A report out last week from Bank of America Merrill Lynch (BAML) makes interesting reading. It suggests that investors see European disintegration as a bigger tail risk than any potential trade war triggered by US president Donald Trump.
BAML’s survey said ‘European disintegration’ following a series of elections this year posed a bigger risk to financial markets than the prospect of a trade war. “European politics makes a return as the top tail-risk to global markets,” said BAML strategist Manish Kabra. He continued: “Sentiment towards French equities has dropped to its lowest level in almost two-years and France is now the least-preferred equity index in Europe.”
This doesn’t really surprise me. However, I listen to many of my colleagues in the industry and they insist that things are going well. Now that may currently be true for the UK where economic growth is exceeding expectations. Business and consumer confidence also remain high, despite the looming threat of higher inflation and the knock-on from moderating consumer spending. Yet ‘Brand GB’ remains solid and many economists, including the European Commission, have upped their growth forecasts for the UK.
All well and good. But we cannot afford the luxury of looking at ourselves in isolation while hoping that what happens internationally will not to affect us. When viewed in full, all those macro-economic and geo-political shenanigans on the fringes of our vision constitute a world in turmoil with uncertainties piling up.
When we put on our corrective fiscal spectacles, the sorrowful state of the Italian banking system comes into sharp focus. And then, of course, there’s Greece. I have always maintained that the bailout plans were a sticking plaster offering no permanent solution. Things are coming to a head.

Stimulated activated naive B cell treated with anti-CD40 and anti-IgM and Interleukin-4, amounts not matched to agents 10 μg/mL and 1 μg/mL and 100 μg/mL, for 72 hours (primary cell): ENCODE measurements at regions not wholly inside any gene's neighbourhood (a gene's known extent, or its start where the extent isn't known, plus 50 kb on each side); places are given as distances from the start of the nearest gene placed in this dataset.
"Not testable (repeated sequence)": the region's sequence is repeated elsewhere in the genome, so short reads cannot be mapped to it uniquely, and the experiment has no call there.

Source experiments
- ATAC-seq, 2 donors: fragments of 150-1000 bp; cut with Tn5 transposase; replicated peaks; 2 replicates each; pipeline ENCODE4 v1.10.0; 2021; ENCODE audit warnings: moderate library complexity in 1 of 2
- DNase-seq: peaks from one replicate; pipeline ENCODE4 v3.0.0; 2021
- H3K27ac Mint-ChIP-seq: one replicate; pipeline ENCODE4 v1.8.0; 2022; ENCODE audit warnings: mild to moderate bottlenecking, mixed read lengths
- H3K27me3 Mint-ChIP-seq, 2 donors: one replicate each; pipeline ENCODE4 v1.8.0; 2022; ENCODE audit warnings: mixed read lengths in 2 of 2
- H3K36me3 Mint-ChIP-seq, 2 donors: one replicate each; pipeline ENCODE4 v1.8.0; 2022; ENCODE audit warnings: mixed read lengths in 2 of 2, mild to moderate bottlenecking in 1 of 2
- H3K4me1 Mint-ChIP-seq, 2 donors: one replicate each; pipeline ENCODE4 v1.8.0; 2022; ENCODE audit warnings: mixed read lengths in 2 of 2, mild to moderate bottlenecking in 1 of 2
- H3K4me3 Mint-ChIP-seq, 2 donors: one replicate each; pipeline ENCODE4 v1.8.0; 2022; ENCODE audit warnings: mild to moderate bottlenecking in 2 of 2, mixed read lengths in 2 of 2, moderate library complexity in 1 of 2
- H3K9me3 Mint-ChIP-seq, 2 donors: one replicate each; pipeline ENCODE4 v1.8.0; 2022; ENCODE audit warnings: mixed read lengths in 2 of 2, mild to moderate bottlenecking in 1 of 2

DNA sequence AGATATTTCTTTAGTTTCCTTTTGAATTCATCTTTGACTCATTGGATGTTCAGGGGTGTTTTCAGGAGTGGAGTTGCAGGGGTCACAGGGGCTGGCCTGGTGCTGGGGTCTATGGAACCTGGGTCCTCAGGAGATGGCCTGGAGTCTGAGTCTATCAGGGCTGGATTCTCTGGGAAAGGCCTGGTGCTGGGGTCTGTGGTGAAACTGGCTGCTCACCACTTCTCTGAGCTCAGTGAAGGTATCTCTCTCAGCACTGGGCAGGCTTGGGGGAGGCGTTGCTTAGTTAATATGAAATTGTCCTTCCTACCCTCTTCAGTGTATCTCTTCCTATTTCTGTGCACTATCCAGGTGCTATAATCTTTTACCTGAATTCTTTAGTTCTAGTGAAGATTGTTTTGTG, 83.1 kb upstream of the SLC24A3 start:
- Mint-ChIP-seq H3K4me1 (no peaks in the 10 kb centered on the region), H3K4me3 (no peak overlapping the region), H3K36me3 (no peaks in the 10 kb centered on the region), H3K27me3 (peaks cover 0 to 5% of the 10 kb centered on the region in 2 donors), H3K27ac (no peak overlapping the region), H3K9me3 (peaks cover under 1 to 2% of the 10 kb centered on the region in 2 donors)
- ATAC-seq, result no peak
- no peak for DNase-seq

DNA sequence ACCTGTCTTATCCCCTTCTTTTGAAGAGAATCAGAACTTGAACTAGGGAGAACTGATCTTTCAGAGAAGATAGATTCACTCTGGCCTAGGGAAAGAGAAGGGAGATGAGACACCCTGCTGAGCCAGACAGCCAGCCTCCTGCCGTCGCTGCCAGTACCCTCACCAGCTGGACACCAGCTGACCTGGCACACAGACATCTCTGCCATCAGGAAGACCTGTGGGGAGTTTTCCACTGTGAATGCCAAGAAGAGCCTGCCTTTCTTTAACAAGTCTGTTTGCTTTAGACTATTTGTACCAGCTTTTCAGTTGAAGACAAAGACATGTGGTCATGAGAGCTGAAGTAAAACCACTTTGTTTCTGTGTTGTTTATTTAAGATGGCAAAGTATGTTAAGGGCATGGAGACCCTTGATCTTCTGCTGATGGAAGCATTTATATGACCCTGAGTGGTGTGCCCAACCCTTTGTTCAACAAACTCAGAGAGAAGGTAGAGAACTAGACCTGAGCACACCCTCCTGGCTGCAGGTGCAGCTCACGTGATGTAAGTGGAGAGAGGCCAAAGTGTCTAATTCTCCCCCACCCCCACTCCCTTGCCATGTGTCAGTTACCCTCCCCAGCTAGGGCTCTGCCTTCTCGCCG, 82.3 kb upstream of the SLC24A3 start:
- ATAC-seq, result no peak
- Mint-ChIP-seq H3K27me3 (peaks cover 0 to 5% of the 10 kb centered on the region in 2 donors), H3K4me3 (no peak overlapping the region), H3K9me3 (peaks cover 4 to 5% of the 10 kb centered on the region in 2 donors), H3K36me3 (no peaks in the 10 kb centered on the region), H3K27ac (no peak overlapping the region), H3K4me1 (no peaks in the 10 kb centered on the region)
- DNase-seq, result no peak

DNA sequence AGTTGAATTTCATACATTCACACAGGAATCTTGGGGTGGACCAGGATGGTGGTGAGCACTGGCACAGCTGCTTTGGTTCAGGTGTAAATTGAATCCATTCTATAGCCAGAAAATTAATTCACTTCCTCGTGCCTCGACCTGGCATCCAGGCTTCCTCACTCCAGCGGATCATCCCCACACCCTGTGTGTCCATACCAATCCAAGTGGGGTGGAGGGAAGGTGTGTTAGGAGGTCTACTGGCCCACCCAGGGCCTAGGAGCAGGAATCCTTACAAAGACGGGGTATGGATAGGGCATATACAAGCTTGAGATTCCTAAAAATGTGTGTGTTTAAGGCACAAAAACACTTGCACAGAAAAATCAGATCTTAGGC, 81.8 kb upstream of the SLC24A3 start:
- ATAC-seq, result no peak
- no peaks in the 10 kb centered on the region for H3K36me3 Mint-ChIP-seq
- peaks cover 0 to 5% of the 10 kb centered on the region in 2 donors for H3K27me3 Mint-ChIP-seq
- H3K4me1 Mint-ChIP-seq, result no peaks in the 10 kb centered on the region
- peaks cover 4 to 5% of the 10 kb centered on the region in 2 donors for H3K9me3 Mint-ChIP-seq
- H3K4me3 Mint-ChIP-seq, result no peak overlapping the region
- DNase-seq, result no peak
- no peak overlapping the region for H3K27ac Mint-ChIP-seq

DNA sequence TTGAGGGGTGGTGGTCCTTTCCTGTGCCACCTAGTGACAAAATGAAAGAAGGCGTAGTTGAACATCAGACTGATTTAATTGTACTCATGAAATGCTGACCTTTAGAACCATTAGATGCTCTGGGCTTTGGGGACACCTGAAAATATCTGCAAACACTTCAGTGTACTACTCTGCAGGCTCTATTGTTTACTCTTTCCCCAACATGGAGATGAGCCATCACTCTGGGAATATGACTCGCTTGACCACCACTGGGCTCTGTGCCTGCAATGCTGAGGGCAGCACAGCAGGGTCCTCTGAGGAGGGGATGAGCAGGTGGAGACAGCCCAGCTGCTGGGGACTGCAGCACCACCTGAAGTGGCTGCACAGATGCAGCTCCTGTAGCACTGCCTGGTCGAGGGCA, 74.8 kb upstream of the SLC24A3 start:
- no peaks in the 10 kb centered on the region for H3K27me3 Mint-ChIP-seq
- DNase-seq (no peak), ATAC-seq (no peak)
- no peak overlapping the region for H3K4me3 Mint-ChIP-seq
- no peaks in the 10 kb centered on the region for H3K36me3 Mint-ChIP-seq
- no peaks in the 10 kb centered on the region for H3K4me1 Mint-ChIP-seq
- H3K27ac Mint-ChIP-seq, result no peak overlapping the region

This failure to agree on measures to unlock €7 billion for Athens means the issue could become a political hand grenade to be lobbed into the Dutch and French election campaigns. EU officials are at odds with the IMF over whether to grant debt relief to Greece; they feel they have already given the country significant debt relief and are reluctant to go further. This is a worry. Even if a deal is struck, the problem isn’t going away.
And then you have the elections in Europe themselves, which have the potential to throw an almighty spanner into the continent’s political works. Christine Lagarde, managing director of the IMF, warned that political instability threatens the continent, declaring herself ‘worried’ by the elections. Votes this year include the French Presidential election, which is expected to see Front National leader Marine Le Pen reach the second round. Le Pen wants a referendum on taking France out of the euro. The Dutch election could also give more power to eurosceptic Geert Wilders, while Angela Merkel’s plans could be disrupted in September’s German elections. The German vote in particular has consequences for the Greek bailout because direct cash transfers to Greece, rather than loans, are unpopular with Germany’s electorate.
So much to think about, so many uncertainties. It’s no wonder BAML has reached the conclusion it has. Anything can happen. And the UK cannot take comfort by believing itself to be immune to these events. Notwithstanding Brexit, we will continue to be affected by global events and their ramifications. We need to spend more time looking beyond our borders, and less focusing on the minutia of the UK’s current economic data.